President Joe Biden called efforts to restrict transgender rights in Florida "close to sinful" in an interview released Monday, suggesting federal laws should be passed to protect those rights in all states.
"What's going on in Florida is, as my mother would say, close to sinful. It's just terrible what they're doing," Biden said during an interview with Kal Penn for "The Daily Show."
Biden's comments came as an unprecedented number of measures are introduced in state legislatures this year that are seeking to restrict LGBTQ rights. The proposed bills cover a wide range of policies, including some that seek to restrict transgender people from competing on sports teams or using bathrooms that align with their gender identity.
Youth and medical care is a growing legislative focus. Florida will soon enact a measure banning gender-affirming medical care for youth, including barring doctors from prescribing puberty blockers, hormone therapy and surgeries for patients under 18. Tennessee passed a law this month banning gender-affirming care for transgender youth.
Biden didn't specify which rules he found offensive, but said that efforts to restrict the rights of trans individuals were "cruel."
"It's not like a kid wakes up one morning and says, You know, I decided I wanted to become a man or want to become a woman or I want to change. I mean, what are they thinking about here? They're human beings. They love, they have feelings, they have inclinations," he said.
"It just, to me, is, I dunno, it's cruel," he went on.
"And the way we do it is make sure we pass legislation like we passed on same-sex marriage. You mess with that, you're breaking the law, and you're going to be held accountable," he said.
At least 385 bills targeting LGBTQ rights and queer life have been introduced around the country through March 7, according to data compiled by the American Civil Liberties Union. The number of bills has already surpassed last year's total of 306, according to ACLU data shared with CNN.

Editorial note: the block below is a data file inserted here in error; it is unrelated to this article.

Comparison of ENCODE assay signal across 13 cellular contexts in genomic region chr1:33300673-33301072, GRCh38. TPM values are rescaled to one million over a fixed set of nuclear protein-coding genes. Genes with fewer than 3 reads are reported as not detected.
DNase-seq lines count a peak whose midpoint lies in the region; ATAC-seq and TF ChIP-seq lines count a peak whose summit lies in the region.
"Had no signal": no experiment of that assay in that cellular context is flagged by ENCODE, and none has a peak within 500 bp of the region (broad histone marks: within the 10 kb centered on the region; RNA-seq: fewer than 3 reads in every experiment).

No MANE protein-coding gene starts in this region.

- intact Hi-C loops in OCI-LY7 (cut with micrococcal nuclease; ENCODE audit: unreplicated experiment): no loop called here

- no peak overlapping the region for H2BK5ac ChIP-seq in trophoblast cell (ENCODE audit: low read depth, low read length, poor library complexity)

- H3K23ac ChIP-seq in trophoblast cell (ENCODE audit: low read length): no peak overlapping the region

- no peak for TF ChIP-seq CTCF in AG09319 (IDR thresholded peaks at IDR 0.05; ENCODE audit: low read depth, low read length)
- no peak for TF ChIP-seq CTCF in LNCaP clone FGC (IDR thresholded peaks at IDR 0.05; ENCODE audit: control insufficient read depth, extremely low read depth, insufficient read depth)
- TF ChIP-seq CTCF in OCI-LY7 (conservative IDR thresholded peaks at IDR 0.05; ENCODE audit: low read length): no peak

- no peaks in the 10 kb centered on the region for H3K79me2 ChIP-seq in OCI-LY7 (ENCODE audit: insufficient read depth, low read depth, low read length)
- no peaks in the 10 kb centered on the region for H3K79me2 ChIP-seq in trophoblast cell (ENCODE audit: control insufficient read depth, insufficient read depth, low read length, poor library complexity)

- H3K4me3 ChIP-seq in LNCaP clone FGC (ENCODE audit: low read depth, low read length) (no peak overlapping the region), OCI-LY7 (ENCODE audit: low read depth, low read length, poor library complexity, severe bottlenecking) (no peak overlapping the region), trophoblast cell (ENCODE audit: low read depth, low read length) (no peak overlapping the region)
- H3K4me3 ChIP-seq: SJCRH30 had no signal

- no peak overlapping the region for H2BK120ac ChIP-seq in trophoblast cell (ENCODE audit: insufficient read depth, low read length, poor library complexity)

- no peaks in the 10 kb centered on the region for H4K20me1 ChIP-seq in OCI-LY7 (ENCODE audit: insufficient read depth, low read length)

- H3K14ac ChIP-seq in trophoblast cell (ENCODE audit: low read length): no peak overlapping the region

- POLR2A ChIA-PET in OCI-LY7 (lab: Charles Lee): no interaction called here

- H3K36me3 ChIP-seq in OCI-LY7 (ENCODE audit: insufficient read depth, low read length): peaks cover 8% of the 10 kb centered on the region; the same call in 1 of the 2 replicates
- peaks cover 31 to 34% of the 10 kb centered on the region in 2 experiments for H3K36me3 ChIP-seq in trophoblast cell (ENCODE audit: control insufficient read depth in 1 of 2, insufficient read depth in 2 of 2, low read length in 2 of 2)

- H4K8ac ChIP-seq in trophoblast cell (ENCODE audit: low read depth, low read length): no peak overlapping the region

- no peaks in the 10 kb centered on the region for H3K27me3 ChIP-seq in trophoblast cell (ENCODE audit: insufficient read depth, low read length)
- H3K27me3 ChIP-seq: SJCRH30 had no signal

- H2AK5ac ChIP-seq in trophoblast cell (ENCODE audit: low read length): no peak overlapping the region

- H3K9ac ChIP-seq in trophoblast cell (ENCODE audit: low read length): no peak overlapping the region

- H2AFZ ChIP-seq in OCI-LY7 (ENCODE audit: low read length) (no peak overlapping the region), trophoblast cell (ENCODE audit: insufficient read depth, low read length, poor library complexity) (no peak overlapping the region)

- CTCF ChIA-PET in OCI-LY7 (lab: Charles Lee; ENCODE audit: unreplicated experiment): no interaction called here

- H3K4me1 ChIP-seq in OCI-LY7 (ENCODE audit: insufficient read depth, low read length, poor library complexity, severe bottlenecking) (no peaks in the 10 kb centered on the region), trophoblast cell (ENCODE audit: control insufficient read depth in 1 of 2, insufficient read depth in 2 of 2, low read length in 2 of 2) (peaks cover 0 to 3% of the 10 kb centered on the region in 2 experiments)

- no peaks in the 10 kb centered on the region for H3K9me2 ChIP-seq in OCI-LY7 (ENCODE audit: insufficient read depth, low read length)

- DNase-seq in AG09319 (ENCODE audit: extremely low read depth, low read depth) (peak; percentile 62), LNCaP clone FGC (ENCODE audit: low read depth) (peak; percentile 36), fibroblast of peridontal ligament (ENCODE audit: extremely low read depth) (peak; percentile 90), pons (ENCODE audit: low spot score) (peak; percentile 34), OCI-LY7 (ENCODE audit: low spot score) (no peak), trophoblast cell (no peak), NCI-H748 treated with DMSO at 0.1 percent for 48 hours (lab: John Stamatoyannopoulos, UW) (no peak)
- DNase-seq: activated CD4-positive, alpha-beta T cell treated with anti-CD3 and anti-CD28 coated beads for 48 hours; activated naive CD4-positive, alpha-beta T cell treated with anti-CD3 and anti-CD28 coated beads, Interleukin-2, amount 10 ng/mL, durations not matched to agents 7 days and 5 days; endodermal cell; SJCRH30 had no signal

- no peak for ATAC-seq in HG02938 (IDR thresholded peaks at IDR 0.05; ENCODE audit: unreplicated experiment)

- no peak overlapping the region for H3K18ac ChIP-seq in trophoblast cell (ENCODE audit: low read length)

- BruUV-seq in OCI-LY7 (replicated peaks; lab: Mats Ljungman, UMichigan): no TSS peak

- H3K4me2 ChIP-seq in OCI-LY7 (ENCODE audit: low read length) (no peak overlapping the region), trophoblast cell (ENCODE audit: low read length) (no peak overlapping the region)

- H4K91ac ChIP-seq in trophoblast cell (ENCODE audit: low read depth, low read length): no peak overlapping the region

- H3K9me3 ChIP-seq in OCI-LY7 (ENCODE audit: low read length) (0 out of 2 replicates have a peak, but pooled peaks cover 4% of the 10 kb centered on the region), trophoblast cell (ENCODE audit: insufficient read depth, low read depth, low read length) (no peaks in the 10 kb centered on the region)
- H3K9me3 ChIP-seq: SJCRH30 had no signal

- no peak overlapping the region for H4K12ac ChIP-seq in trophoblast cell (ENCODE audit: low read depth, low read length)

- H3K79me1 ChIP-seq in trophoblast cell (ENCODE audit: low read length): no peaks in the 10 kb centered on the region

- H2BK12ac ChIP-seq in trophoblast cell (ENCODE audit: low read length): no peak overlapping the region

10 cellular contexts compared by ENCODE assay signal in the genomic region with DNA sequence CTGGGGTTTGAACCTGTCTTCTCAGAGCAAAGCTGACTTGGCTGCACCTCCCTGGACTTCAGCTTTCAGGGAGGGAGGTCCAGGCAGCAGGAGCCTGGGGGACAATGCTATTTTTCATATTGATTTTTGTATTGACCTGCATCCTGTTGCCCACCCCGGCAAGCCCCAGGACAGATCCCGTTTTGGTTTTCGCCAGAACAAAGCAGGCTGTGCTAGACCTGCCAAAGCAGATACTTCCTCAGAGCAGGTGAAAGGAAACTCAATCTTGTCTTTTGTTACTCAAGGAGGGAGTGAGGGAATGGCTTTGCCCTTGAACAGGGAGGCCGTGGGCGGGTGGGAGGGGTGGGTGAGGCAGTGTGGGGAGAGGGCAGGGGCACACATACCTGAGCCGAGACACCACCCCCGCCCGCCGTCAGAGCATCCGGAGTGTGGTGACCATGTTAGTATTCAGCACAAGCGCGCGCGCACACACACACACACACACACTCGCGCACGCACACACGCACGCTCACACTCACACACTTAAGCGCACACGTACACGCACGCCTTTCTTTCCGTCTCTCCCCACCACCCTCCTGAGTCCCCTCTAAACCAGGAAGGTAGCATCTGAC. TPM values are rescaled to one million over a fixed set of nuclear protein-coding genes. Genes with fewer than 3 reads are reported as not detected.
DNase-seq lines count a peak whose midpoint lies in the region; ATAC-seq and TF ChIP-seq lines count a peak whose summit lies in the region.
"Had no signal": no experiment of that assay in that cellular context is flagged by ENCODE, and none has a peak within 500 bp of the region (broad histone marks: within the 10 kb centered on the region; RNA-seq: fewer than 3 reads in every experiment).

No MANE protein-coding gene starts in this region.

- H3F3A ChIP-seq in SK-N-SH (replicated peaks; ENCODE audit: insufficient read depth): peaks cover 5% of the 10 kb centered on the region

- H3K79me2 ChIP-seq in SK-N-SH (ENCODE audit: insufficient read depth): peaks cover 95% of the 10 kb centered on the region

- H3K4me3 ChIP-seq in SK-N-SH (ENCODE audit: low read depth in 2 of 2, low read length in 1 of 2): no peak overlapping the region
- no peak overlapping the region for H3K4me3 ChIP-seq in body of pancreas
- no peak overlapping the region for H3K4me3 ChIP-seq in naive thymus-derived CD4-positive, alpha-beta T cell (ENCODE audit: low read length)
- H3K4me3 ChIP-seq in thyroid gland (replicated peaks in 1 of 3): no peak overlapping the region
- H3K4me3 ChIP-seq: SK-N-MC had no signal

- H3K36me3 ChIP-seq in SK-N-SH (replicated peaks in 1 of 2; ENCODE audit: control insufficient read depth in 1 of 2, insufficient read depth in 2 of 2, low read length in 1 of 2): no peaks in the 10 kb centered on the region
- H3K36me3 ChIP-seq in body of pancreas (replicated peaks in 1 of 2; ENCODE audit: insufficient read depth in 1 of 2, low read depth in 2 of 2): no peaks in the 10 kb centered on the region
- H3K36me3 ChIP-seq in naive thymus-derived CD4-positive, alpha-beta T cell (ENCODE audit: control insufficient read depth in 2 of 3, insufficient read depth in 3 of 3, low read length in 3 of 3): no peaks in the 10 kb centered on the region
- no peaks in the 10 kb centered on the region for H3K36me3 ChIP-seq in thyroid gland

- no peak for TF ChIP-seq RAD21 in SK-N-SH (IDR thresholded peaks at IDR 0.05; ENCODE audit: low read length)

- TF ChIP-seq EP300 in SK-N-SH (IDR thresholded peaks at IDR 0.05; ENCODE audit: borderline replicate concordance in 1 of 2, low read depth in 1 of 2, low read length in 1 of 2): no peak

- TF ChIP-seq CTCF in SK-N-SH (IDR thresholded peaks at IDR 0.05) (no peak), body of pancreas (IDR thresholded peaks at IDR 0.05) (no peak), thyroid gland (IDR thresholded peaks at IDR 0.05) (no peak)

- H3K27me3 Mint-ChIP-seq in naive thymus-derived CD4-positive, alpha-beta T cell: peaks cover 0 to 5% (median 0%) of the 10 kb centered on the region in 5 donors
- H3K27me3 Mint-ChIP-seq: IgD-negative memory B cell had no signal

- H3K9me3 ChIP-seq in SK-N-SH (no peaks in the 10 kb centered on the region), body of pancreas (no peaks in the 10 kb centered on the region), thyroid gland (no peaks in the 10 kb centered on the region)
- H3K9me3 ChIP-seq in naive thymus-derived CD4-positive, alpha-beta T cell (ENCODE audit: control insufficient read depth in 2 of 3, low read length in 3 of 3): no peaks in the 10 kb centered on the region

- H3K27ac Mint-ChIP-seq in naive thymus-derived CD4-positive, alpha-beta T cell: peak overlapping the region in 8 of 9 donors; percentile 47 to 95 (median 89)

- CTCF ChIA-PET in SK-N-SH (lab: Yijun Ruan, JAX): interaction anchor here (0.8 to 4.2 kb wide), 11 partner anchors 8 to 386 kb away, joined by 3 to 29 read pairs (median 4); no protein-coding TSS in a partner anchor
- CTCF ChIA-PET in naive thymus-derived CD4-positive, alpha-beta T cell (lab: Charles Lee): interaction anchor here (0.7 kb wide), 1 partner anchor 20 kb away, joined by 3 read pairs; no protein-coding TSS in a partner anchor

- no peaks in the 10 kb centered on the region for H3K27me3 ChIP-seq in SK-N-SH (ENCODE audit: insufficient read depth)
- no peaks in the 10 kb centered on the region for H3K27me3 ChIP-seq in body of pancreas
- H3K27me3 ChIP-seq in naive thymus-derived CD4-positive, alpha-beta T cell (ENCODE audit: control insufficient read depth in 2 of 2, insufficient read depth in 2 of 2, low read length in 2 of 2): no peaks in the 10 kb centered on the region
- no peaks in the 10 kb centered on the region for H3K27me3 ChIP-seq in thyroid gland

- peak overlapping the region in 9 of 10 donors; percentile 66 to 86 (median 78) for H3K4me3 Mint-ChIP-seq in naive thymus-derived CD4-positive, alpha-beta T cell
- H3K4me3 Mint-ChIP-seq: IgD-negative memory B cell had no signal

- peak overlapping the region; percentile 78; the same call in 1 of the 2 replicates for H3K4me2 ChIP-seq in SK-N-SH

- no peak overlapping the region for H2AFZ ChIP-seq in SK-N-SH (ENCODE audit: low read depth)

In the interview, Biden also affirmed his support for same-sex marriage, describing an epiphany when he was young after seeing two "well-dressed men" kissing outside an office building in Delaware.
"I'll never forget -- I turned and looked at my dad. He said, 'Joey, it's simple. They love each other,'" he said.
Despite the early view into same-sex relationships, Biden still voted for the Defense of Marriage Act in 1996 when he was a senator, which defined marriage as between a man and a woman.
His views on the issue evolved, and in 2012, when he was serving a vice president, Biden delivered an unexpected endorsement of same-sex marriage in an interview on NBC's "Meet the Press."
At the end of last year, Biden signed into law landmark new federal protections for same-sex and interracial couples, capping both a personal and national evolution on an issue that's enjoyed growing acceptance over the past decade.
In the interview, Biden lightly ribbed Penn -- an actor who also worked in the Obama White House -- for putting off marriage after getting engaged to his partner five years ago.
"Listen to your auntie and your uncle: get married. Do it now. Don't wait," he said.
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